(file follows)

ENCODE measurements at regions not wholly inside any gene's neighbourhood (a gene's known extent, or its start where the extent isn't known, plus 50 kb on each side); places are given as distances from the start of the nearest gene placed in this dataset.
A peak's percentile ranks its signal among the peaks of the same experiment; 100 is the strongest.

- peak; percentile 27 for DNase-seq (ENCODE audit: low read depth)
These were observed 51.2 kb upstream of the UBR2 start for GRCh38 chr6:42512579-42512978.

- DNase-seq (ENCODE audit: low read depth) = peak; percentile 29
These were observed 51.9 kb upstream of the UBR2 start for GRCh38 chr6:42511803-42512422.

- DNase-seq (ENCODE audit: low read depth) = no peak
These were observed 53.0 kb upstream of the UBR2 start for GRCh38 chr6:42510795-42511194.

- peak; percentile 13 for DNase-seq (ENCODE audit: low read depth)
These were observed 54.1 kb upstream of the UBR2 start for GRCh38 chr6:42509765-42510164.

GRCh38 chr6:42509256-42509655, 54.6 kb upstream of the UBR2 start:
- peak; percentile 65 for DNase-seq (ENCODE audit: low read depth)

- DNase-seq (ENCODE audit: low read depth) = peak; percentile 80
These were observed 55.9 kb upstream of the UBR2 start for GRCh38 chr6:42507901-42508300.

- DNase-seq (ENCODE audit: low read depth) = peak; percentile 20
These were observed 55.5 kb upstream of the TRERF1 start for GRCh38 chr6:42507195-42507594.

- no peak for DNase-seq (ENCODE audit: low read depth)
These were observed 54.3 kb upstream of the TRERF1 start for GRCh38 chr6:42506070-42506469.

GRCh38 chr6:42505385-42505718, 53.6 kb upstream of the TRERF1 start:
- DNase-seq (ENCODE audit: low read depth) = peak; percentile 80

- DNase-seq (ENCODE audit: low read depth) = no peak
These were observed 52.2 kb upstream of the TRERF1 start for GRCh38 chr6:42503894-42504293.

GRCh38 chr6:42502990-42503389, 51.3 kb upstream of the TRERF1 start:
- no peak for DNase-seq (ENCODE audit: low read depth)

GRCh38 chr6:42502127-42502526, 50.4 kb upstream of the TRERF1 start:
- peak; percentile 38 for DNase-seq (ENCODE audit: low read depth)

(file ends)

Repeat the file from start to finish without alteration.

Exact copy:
ENCODE measurements at regions not wholly inside any gene's neighbourhood (a gene's known extent, or its start where the extent isn't known, plus 50 kb on each side); places are given as distances from the start of the nearest gene placed in this dataset.
A peak's percentile ranks its signal among the peaks of the same experiment; 100 is the strongest.

- peak; percentile 27 for DNase-seq (ENCODE audit: low read depth)
These were observed 51.2 kb upstream of the UBR2 start for GRCh38 chr6:42512579-42512978.

- DNase-seq (ENCODE audit: low read depth) = peak; percentile 29
These were observed 51.9 kb upstream of the UBR2 start for GRCh38 chr6:42511803-42512422.

- DNase-seq (ENCODE audit: low read depth) = no peak
These were observed 53.0 kb upstream of the UBR2 start for GRCh38 chr6:42510795-42511194.

- peak; percentile 13 for DNase-seq (ENCODE audit: low read depth)
These were observed 54.1 kb upstream of the UBR2 start for GRCh38 chr6:42509765-42510164.

GRCh38 chr6:42509256-42509655, 54.6 kb upstream of the UBR2 start:
- peak; percentile 65 for DNase-seq (ENCODE audit: low read depth)

- DNase-seq (ENCODE audit: low read depth) = peak; percentile 80
These were observed 55.9 kb upstream of the UBR2 start for GRCh38 chr6:42507901-42508300.

- DNase-seq (ENCODE audit: low read depth) = peak; percentile 20
These were observed 55.5 kb upstream of the TRERF1 start for GRCh38 chr6:42507195-42507594.

- no peak for DNase-seq (ENCODE audit: low read depth)
These were observed 54.3 kb upstream of the TRERF1 start for GRCh38 chr6:42506070-42506469.

GRCh38 chr6:42505385-42505718, 53.6 kb upstream of the TRERF1 start:
- DNase-seq (ENCODE audit: low read depth) = peak; percentile 80

- DNase-seq (ENCODE audit: low read depth) = no peak
These were observed 52.2 kb upstream of the TRERF1 start for GRCh38 chr6:42503894-42504293.

GRCh38 chr6:42502990-42503389, 51.3 kb upstream of the TRERF1 start:
- no peak for DNase-seq (ENCODE audit: low read depth)

GRCh38 chr6:42502127-42502526, 50.4 kb upstream of the TRERF1 start:
- peak; percentile 38 for DNase-seq (ENCODE audit: low read depth)